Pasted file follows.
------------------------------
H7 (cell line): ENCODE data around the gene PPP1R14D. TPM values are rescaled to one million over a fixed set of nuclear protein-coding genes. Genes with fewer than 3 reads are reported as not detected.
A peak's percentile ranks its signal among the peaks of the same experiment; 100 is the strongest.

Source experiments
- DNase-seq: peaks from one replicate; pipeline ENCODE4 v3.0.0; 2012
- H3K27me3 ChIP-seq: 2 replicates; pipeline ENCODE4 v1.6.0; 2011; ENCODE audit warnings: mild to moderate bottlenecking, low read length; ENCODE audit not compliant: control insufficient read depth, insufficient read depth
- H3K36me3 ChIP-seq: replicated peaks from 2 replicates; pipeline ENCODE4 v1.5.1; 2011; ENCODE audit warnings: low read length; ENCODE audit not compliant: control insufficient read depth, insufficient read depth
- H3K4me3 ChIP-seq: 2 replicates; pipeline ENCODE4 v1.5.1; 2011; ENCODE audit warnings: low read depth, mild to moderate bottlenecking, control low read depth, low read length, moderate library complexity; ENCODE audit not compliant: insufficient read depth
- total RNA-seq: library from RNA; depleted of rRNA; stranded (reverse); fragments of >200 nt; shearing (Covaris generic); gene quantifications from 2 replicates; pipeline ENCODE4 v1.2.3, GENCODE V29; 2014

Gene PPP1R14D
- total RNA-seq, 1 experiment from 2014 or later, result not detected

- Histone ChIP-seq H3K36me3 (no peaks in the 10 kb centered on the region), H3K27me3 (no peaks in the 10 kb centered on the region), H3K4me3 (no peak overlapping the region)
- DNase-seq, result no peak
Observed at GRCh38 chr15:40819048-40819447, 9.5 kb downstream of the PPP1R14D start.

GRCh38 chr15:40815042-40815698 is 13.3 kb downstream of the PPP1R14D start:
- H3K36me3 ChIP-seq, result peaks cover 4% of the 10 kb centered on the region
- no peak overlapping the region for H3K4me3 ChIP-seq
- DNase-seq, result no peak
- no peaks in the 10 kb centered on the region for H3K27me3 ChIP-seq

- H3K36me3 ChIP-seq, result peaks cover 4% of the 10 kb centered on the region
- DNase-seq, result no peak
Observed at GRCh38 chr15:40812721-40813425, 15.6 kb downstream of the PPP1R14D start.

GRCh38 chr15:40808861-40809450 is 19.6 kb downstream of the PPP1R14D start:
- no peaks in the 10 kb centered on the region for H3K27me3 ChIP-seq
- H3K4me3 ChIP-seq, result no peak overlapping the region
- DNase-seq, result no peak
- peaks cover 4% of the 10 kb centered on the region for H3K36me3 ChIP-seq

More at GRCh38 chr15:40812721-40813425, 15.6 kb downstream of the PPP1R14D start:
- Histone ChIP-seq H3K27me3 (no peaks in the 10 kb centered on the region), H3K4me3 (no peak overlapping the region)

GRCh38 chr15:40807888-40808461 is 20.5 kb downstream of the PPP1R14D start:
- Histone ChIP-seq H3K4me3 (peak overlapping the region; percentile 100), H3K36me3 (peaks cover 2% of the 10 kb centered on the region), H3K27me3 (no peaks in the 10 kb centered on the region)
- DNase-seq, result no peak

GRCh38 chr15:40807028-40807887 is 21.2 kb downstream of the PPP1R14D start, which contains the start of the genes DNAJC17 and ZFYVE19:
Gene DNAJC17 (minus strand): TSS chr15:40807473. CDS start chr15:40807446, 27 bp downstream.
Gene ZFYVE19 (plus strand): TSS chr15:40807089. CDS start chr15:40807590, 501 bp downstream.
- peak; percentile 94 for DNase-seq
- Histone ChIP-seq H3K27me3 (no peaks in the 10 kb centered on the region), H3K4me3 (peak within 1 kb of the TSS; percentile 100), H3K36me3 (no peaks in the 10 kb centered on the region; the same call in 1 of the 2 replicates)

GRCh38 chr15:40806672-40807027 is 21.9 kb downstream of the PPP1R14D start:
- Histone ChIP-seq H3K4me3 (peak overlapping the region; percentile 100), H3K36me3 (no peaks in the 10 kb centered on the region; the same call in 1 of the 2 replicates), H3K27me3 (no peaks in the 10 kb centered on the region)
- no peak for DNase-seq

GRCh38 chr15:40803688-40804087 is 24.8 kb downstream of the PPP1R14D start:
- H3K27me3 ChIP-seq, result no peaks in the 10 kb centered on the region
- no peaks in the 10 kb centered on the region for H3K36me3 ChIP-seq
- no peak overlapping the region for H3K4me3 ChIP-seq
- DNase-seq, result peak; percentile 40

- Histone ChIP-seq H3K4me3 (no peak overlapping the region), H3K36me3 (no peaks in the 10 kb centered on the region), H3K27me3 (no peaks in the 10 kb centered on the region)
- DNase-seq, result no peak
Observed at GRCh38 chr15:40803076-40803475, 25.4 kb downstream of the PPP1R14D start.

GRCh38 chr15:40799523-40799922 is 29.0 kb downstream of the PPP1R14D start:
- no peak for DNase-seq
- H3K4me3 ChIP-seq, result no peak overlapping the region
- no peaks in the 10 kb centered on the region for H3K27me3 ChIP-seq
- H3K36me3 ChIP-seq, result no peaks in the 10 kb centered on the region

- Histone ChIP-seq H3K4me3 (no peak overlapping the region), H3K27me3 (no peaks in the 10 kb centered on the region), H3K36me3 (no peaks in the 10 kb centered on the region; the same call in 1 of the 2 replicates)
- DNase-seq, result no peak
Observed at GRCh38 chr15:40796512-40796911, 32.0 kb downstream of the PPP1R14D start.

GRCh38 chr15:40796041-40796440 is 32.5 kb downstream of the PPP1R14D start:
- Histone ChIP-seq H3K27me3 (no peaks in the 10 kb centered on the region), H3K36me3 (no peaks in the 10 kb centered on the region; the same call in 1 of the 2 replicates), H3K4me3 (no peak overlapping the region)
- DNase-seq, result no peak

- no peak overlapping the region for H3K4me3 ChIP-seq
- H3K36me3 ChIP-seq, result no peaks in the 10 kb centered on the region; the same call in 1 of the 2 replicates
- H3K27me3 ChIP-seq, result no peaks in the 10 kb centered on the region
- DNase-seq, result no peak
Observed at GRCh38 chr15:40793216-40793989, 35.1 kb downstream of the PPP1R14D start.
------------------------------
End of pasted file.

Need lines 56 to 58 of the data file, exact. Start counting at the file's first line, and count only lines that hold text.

GRCh38 chr15:40796041-40796440 is 32.5 kb downstream of the PPP1R14D start:
- Histone ChIP-seq H3K27me3 (no peaks in the 10 kb centered on the region), H3K36me3 (no peaks in the 10 kb centered on the region; the same call in 1 of the 2 replicates), H3K4me3 (no peak overlapping the region)
- DNase-seq, result no peak